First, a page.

He cares not for medals. He's a bomb disposal expert sent to replace Sgt. Rather than relying on a traditional three-act structure, and the mentor-student conflict that is characteristic of the American military movie, or the fatalistic relationships that provide the dramatic friction in Bigelow’s own work – such as the fetishistic cop thriller Blue Steel (1989) or her cyberpunk excursion Strange Days (1995) – The Hurt Locker opts for an episodic narrative, one that probably stems from screenwriter Mark Boal’s prior experience as a war correspondent. The Bravo Company's bomb disposal unit, currently stationed in Baghdad, comprises US Army Sergeant First Class Will James, Sergeant JT Sanborn, and Specialist Owen Eldridge. Sanborn is a skilled, responsible professional. The latest news, articles, and resources, sent to your inbox weekly. A loud blast of rock music plays on the soundtrack, and it is clear that this is how James sees himself when he is putting his life on the line on foreign soil: a rock star amongst soldiers, always aiming to top the previous ‘performance’. When it’s over, nothing has been said in so many words, but we have a pretty clear idea of why James needs to defuse bombs. By contrast, Sanborn is all by the books, knowing his place and duty and trusting others in the army to carry out their assignments just as well as he does. By comparison with those films, Kathryn Bigelow’s The Hurt Locker arrived ‘under the radar’, much like the insurgent IEDs (improvised explosive devices) that her mismatched team of soldiers must dismantle if they are to make it through their tour of duty largely unscathed. This is all the more remarkable because in certain scenes, it seems fairly certain that the bomb maker is standing in full view — on a balcony or in a window overlooking the street, say, and is as curious about his bomb as James is. An Academy-Award-nominated performance by Tommy Lee Jones could not generate interest In the Valley of Elah, while a positive Sundance reception for the John Cusack vehicle Grace is Gone did not lead to wide distribution. The action sequences are excellent, but it is the small, telling, explorations of character that linger: a heavy after-hours drinking session which lurches uncomfortably from joking to a dark night of the soul; James opening a juice box for his fellow soldier whilst pinned down by sniper fire in the desert; Sandborn breaking down in the final days of the tour and demanding that James explain how he keeps his sanity amidst the chaos. h�̓�J�@�_e����(�0��1$�J�Qh�$+ķw�`�2�;g����À� n(P�`���$��)t��PN�֟o|��Ԇ V���*r�^��/)e��k�c��u��m\�m����uZP`Z���`ؙM��惎c���0\�'L��t0Wr6�Wj6���D#�JY�…�nw�t}��0��4@I�yv8����_8�Y��?8tt%8�] �Z��W�ÈՖE/��Lg��h��\�QK4��? Sanborn gives him constant audio feedback that James hears inside his helmet. Log In. It tells the story of a U.S. Army Explosive Ordnance Disposal unit in the Iraq War. The Hurt Locker An Iraq war film that thankfully focuses more on character development rather than heavy-handed political messages (and consequently becomes more meaningful than other offerings in this genre). The Hurt Locker is about the long, painful endgame in Iraq, the asymmetric nightmare in which the military cannot engage the enemy in any meaningful … The man before him in this job got himself killed. When a new sergeant, James, takes over a highly trained bomb disposal team amidst violent conflict, he surprises his two subordinates, Sanborn and Eldridge, by recklessly plunging them into a deadly game of urban combat, behaving as if he's indifferent to death. Matt Thompson, a long-standing member of the team recently killed while disposing of an improvised explosive device. Also based on fact. However, while those films were undeniably exciting and technically proficient, they were firmly rooted within Hollywood genre and the folklore of the American outlaw, their moments of psychological insight occasionally at odds with the mythic sensibility applied to main protagonists.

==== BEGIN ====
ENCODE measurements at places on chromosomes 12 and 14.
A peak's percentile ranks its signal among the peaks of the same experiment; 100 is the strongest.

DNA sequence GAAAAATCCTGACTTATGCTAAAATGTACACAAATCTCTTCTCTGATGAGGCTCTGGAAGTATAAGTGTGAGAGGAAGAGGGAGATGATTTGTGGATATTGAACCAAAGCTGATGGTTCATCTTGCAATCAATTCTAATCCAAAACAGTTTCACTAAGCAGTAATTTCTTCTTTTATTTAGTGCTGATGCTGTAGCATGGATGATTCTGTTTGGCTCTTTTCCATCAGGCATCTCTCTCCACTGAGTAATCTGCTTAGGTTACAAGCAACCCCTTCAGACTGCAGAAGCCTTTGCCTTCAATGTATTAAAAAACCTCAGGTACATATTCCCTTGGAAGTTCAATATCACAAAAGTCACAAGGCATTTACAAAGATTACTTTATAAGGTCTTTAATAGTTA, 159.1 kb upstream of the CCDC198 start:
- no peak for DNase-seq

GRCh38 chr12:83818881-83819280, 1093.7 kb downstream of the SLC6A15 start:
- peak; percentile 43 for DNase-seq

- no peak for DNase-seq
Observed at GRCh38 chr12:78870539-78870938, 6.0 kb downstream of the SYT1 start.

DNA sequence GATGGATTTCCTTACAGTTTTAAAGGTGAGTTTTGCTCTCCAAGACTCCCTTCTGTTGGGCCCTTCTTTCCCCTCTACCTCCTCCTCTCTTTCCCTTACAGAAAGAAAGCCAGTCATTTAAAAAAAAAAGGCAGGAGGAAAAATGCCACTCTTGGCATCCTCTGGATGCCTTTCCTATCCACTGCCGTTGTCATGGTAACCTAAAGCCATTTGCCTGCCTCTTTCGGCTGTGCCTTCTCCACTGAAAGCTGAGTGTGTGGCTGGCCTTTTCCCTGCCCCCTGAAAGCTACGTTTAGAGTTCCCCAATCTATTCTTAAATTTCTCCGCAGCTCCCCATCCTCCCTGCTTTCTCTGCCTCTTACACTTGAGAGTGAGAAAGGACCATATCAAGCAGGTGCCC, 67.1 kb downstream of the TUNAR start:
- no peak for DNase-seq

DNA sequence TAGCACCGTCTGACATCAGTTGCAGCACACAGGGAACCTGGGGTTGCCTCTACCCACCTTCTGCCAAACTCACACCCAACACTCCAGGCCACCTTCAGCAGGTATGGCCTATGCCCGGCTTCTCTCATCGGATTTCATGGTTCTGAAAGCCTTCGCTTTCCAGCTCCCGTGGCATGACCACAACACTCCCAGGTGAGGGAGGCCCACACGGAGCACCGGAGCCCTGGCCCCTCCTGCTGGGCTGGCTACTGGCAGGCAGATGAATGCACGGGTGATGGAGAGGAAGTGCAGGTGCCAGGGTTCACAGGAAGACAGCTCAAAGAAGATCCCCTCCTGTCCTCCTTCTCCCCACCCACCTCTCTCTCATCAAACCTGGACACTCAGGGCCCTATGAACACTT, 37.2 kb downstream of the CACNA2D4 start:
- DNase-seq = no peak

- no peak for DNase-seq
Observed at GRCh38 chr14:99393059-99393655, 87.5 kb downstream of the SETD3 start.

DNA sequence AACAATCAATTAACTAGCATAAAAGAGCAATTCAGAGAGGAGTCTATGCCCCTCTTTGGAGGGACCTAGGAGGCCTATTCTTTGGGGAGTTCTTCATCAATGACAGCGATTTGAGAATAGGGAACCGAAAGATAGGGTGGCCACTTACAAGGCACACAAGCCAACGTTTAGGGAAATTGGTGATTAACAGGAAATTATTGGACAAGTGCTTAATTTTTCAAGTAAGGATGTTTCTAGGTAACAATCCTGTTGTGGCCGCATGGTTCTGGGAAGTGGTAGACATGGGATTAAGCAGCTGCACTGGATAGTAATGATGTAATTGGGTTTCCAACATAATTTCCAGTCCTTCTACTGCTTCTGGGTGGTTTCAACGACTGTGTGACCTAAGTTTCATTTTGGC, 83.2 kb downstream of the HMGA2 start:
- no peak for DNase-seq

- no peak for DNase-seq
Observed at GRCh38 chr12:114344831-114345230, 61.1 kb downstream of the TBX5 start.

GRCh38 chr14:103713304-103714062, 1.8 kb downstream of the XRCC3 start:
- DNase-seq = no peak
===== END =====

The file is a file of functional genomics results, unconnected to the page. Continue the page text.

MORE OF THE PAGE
Eldridge, on the other hand, is an insecure soldier constantly worried that an error or misjudgment on his part will lead to the death of an innocent civilian or a military colleague. The post-9/11 era has led to the political engagement of filmmakers working both within the studio system and on its industrial margins, resulting in a series of films that examine the effect of American military presence on foreign soil, both in the field and back in the United States. Bigelow uses no phony suspense-generating mechanisms in this film. Log in.

The title refers to the place deep inside where these men put away their pain, frustration and fear, and Bigelow expertly conveys James’ ability to substitute emotion with adrenaline; an unlikely ‘hero’ and team leader, James (portrayed brilliantly by Jeremy Renner) is not a typical ‘action man’ and Renner’s somewhat pudgy features and short stature would usually find him lost amidst an ensemble in a Hollywood war epic rather than taking centre stage. The Hurt Locker (2009) directed by Kathryn Bigelow.